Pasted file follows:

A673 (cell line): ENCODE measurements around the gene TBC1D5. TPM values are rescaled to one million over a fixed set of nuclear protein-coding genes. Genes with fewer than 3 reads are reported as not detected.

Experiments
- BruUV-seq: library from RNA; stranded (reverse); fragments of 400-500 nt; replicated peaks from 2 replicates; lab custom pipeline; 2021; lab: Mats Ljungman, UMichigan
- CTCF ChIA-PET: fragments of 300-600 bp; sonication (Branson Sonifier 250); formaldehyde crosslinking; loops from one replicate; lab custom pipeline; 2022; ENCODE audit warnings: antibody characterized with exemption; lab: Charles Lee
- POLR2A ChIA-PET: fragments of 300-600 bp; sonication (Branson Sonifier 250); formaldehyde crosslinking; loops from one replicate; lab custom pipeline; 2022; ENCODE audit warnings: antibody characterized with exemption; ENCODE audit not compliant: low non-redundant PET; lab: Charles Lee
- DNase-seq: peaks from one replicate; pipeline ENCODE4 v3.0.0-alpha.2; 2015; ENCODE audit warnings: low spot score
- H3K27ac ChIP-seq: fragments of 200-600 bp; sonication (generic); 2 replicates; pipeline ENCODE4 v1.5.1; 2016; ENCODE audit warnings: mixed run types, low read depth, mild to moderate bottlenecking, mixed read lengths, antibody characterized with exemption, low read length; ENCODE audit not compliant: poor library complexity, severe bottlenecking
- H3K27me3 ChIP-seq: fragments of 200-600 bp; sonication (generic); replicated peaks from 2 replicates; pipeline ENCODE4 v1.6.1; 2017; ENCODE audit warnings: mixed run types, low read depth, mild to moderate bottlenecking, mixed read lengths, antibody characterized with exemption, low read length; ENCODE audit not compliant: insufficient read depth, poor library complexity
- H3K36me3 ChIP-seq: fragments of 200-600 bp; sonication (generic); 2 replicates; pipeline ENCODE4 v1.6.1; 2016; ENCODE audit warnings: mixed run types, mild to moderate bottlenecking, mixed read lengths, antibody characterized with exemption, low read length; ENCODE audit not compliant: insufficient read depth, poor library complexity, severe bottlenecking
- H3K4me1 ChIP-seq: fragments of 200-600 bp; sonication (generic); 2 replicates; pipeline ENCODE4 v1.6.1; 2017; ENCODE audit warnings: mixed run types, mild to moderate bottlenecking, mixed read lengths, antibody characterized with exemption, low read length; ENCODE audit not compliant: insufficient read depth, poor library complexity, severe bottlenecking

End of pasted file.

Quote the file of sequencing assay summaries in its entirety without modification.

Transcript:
A673 (cell line): ENCODE measurements around the gene TBC1D5. TPM values are rescaled to one million over a fixed set of nuclear protein-coding genes. Genes with fewer than 3 reads are reported as not detected.

Experiments
- BruUV-seq: library from RNA; stranded (reverse); fragments of 400-500 nt; replicated peaks from 2 replicates; lab custom pipeline; 2021; lab: Mats Ljungman, UMichigan
- CTCF ChIA-PET: fragments of 300-600 bp; sonication (Branson Sonifier 250); formaldehyde crosslinking; loops from one replicate; lab custom pipeline; 2022; ENCODE audit warnings: antibody characterized with exemption; lab: Charles Lee
- POLR2A ChIA-PET: fragments of 300-600 bp; sonication (Branson Sonifier 250); formaldehyde crosslinking; loops from one replicate; lab custom pipeline; 2022; ENCODE audit warnings: antibody characterized with exemption; ENCODE audit not compliant: low non-redundant PET; lab: Charles Lee
- DNase-seq: peaks from one replicate; pipeline ENCODE4 v3.0.0-alpha.2; 2015; ENCODE audit warnings: low spot score
- H3K27ac ChIP-seq: fragments of 200-600 bp; sonication (generic); 2 replicates; pipeline ENCODE4 v1.5.1; 2016; ENCODE audit warnings: mixed run types, low read depth, mild to moderate bottlenecking, mixed read lengths, antibody characterized with exemption, low read length; ENCODE audit not compliant: poor library complexity, severe bottlenecking
- H3K27me3 ChIP-seq: fragments of 200-600 bp; sonication (generic); replicated peaks from 2 replicates; pipeline ENCODE4 v1.6.1; 2017; ENCODE audit warnings: mixed run types, low read depth, mild to moderate bottlenecking, mixed read lengths, antibody characterized with exemption, low read length; ENCODE audit not compliant: insufficient read depth, poor library complexity
- H3K36me3 ChIP-seq: fragments of 200-600 bp; sonication (generic); 2 replicates; pipeline ENCODE4 v1.6.1; 2016; ENCODE audit warnings: mixed run types, mild to moderate bottlenecking, mixed read lengths, antibody characterized with exemption, low read length; ENCODE audit not compliant: insufficient read depth, poor library complexity, severe bottlenecking
- H3K4me1 ChIP-seq: fragments of 200-600 bp; sonication (generic); 2 replicates; pipeline ENCODE4 v1.6.1; 2017; ENCODE audit warnings: mixed run types, mild to moderate bottlenecking, mixed read lengths, antibody characterized with exemption, low read length; ENCODE audit not compliant: insufficient read depth, poor library complexity, severe bottlenecking